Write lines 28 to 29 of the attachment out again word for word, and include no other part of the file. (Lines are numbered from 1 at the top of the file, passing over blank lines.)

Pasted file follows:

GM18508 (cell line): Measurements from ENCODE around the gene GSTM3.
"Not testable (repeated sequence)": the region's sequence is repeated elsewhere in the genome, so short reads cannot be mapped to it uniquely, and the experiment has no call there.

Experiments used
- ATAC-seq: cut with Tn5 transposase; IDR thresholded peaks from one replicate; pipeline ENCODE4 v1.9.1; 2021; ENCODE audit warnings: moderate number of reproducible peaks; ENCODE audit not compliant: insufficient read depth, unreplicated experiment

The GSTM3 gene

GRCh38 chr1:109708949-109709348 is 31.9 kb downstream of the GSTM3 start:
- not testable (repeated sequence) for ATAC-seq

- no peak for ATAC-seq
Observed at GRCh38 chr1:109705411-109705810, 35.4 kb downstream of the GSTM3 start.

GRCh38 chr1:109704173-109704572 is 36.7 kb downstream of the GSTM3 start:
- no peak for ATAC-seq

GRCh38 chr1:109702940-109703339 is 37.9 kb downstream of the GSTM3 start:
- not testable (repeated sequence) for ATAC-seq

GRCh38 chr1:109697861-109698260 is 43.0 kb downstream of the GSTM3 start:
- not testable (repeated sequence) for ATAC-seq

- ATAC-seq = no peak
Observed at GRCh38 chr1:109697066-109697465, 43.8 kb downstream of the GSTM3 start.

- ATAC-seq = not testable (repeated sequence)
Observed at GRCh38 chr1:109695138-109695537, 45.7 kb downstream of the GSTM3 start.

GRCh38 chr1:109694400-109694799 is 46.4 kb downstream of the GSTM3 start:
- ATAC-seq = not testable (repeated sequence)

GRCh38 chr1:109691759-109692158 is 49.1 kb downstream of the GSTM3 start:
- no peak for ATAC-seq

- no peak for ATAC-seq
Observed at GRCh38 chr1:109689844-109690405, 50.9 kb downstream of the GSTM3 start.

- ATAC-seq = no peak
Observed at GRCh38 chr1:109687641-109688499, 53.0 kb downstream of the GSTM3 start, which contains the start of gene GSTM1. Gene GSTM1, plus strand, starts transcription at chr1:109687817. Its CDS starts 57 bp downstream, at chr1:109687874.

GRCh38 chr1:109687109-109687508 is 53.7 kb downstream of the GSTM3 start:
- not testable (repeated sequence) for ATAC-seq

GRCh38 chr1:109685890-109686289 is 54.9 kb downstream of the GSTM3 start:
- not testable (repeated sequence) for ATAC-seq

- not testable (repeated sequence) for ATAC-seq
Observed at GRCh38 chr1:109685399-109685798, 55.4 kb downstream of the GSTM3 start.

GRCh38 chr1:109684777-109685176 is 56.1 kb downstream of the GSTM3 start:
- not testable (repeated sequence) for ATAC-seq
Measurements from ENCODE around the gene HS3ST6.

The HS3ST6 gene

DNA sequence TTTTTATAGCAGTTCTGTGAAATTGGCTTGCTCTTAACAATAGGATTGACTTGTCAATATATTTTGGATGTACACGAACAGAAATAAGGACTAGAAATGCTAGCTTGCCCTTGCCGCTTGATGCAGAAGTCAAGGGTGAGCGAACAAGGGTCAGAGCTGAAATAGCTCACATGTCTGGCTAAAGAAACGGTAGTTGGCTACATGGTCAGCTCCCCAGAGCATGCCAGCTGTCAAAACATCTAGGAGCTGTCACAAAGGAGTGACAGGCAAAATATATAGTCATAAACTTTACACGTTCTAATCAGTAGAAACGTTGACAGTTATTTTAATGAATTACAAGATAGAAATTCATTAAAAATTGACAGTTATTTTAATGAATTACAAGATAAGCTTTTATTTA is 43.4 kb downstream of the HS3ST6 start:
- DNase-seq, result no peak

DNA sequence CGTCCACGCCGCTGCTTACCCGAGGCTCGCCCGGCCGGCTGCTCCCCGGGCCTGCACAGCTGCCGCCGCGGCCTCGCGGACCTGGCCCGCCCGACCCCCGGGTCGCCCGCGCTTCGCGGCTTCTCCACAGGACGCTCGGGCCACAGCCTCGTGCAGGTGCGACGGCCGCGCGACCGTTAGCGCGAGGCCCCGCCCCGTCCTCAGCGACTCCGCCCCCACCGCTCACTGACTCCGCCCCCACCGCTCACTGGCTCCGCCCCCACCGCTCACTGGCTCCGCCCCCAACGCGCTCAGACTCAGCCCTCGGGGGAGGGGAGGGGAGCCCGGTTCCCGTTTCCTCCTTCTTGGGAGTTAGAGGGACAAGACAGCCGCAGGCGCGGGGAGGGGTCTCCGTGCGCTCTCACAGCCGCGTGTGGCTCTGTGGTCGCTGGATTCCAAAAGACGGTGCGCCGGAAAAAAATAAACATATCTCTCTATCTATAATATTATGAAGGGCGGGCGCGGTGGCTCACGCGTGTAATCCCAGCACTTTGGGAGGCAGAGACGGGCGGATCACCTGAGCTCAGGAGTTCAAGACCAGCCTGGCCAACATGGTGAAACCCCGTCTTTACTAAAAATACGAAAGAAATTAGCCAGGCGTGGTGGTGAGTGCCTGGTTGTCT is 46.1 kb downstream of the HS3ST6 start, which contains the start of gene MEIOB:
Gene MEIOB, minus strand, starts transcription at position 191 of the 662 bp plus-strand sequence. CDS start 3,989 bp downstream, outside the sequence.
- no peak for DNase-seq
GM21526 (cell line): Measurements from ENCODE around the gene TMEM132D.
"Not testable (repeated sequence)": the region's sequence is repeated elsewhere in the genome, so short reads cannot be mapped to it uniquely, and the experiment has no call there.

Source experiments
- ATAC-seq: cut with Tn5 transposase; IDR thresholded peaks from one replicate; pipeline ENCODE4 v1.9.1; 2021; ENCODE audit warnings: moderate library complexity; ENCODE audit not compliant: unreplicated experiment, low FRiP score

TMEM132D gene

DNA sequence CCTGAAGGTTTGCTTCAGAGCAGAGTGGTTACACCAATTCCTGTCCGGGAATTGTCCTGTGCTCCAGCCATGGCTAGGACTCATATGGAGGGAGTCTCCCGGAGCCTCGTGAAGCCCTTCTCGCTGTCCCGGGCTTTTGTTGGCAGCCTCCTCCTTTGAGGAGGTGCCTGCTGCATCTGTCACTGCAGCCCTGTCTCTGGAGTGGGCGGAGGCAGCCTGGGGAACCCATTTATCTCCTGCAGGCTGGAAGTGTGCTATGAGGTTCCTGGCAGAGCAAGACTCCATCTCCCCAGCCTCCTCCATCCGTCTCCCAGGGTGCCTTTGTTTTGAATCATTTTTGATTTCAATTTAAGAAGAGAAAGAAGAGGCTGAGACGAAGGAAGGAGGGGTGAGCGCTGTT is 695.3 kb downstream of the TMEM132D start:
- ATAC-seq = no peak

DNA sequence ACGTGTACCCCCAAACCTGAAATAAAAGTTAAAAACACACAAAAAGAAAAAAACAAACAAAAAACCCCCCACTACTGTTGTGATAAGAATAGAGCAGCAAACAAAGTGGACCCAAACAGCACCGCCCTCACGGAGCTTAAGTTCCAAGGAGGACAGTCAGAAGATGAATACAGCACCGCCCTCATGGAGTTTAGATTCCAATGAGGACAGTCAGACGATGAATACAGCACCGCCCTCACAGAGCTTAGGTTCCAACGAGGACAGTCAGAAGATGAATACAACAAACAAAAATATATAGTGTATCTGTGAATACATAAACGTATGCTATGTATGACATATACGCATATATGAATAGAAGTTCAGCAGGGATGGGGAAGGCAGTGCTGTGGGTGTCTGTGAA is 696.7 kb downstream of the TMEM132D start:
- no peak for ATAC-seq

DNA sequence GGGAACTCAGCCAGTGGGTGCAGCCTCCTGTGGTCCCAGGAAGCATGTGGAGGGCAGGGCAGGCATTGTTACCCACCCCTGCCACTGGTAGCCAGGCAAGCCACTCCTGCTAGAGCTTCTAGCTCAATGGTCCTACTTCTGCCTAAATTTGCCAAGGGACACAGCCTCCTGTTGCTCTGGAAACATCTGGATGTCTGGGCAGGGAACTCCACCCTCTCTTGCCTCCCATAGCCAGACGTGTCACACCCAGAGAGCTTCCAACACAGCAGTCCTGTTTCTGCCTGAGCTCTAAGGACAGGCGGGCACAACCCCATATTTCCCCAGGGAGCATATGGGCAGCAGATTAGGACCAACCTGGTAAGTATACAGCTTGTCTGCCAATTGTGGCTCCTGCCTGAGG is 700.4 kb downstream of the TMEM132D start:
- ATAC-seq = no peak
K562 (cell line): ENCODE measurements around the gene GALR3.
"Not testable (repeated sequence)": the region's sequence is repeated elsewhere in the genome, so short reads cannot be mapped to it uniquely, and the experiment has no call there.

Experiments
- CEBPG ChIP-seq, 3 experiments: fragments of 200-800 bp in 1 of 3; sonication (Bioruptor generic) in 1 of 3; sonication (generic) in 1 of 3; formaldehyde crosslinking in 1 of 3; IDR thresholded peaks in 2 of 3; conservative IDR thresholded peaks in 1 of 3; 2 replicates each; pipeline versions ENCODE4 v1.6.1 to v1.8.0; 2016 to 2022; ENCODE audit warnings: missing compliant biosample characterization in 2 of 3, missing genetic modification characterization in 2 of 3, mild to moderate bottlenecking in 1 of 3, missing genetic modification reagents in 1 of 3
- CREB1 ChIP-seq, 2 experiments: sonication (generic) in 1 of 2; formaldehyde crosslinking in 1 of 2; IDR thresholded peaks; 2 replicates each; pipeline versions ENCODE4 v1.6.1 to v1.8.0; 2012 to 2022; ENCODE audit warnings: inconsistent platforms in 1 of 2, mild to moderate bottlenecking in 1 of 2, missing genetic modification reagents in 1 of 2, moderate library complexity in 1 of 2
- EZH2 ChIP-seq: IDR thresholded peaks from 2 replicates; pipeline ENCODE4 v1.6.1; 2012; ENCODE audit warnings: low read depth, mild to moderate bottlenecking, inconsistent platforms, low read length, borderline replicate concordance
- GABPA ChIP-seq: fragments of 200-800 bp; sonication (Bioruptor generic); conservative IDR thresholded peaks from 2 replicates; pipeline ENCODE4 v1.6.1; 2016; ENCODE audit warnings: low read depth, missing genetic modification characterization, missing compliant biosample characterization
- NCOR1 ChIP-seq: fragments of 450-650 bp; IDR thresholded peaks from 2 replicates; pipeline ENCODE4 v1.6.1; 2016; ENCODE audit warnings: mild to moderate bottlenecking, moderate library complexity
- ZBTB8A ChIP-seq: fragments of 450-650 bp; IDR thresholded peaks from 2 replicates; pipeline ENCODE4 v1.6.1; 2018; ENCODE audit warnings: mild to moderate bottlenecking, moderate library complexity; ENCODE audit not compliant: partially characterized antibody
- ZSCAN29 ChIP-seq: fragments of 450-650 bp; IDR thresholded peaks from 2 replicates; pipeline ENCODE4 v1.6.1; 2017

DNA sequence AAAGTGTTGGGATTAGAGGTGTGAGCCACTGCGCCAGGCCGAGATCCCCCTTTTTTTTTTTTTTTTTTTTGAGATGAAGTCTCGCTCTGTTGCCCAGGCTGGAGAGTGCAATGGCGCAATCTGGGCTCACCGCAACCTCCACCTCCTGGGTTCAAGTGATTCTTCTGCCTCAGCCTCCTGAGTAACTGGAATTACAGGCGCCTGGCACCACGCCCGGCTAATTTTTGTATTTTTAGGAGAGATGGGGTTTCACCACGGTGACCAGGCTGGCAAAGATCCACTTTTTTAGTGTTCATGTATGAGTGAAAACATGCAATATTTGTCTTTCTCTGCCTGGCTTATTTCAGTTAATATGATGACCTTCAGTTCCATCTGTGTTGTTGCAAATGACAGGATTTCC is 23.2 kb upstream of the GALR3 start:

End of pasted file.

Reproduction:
GRCh38 chr1:109687109-109687508 is 53.7 kb downstream of the GSTM3 start:
- not testable (repeated sequence) for ATAC-seq